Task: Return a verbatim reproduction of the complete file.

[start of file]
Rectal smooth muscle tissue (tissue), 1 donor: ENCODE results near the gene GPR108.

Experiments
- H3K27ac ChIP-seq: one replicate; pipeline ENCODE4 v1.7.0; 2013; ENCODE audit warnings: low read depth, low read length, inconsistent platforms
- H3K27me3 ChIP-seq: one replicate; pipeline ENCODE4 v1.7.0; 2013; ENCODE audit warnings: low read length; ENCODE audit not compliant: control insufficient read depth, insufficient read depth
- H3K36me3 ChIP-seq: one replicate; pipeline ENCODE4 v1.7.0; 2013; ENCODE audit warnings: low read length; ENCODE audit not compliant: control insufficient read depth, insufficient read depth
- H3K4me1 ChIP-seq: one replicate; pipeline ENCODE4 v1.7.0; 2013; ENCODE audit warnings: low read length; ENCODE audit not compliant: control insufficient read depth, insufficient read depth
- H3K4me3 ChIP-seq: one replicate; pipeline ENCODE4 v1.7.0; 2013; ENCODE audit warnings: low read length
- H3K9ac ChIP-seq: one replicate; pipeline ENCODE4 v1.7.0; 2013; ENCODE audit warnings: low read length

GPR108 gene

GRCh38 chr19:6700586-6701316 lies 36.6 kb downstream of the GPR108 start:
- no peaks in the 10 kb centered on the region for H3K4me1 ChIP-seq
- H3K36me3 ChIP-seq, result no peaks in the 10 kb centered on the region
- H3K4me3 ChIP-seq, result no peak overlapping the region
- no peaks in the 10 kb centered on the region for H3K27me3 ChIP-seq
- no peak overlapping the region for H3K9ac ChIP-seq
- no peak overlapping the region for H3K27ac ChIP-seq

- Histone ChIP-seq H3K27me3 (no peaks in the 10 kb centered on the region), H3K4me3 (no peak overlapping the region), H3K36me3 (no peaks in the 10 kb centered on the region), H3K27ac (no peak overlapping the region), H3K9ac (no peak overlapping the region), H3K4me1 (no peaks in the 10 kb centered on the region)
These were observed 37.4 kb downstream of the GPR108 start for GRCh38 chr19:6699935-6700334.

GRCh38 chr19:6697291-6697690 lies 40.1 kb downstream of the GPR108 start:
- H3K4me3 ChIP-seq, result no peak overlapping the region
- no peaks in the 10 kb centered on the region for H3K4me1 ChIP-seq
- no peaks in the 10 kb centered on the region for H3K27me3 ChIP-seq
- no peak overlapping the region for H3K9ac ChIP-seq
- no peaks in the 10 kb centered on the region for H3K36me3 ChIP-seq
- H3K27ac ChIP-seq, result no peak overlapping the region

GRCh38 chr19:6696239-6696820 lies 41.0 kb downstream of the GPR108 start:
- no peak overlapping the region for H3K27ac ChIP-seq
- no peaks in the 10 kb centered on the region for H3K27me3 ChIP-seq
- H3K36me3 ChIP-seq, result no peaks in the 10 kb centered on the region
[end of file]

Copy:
Rectal smooth muscle tissue (tissue), 1 donor: ENCODE results near the gene GPR108.

Experiments
- H3K27ac ChIP-seq: one replicate; pipeline ENCODE4 v1.7.0; 2013; ENCODE audit warnings: low read depth, low read length, inconsistent platforms
- H3K27me3 ChIP-seq: one replicate; pipeline ENCODE4 v1.7.0; 2013; ENCODE audit warnings: low read length; ENCODE audit not compliant: control insufficient read depth, insufficient read depth
- H3K36me3 ChIP-seq: one replicate; pipeline ENCODE4 v1.7.0; 2013; ENCODE audit warnings: low read length; ENCODE audit not compliant: control insufficient read depth, insufficient read depth
- H3K4me1 ChIP-seq: one replicate; pipeline ENCODE4 v1.7.0; 2013; ENCODE audit warnings: low read length; ENCODE audit not compliant: control insufficient read depth, insufficient read depth
- H3K4me3 ChIP-seq: one replicate; pipeline ENCODE4 v1.7.0; 2013; ENCODE audit warnings: low read length
- H3K9ac ChIP-seq: one replicate; pipeline ENCODE4 v1.7.0; 2013; ENCODE audit warnings: low read length

GPR108 gene

GRCh38 chr19:6700586-6701316 lies 36.6 kb downstream of the GPR108 start:
- no peaks in the 10 kb centered on the region for H3K4me1 ChIP-seq
- H3K36me3 ChIP-seq, result no peaks in the 10 kb centered on the region
- H3K4me3 ChIP-seq, result no peak overlapping the region
- no peaks in the 10 kb centered on the region for H3K27me3 ChIP-seq
- no peak overlapping the region for H3K9ac ChIP-seq
- no peak overlapping the region for H3K27ac ChIP-seq

- Histone ChIP-seq H3K27me3 (no peaks in the 10 kb centered on the region), H3K4me3 (no peak overlapping the region), H3K36me3 (no peaks in the 10 kb centered on the region), H3K27ac (no peak overlapping the region), H3K9ac (no peak overlapping the region), H3K4me1 (no peaks in the 10 kb centered on the region)
These were observed 37.4 kb downstream of the GPR108 start for GRCh38 chr19:6699935-6700334.

GRCh38 chr19:6697291-6697690 lies 40.1 kb downstream of the GPR108 start:
- H3K4me3 ChIP-seq, result no peak overlapping the region
- no peaks in the 10 kb centered on the region for H3K4me1 ChIP-seq
- no peaks in the 10 kb centered on the region for H3K27me3 ChIP-seq
- no peak overlapping the region for H3K9ac ChIP-seq
- no peaks in the 10 kb centered on the region for H3K36me3 ChIP-seq
- H3K27ac ChIP-seq, result no peak overlapping the region

GRCh38 chr19:6696239-6696820 lies 41.0 kb downstream of the GPR108 start:
- no peak overlapping the region for H3K27ac ChIP-seq
- no peaks in the 10 kb centered on the region for H3K27me3 ChIP-seq
- H3K36me3 ChIP-seq, result no peaks in the 10 kb centered on the region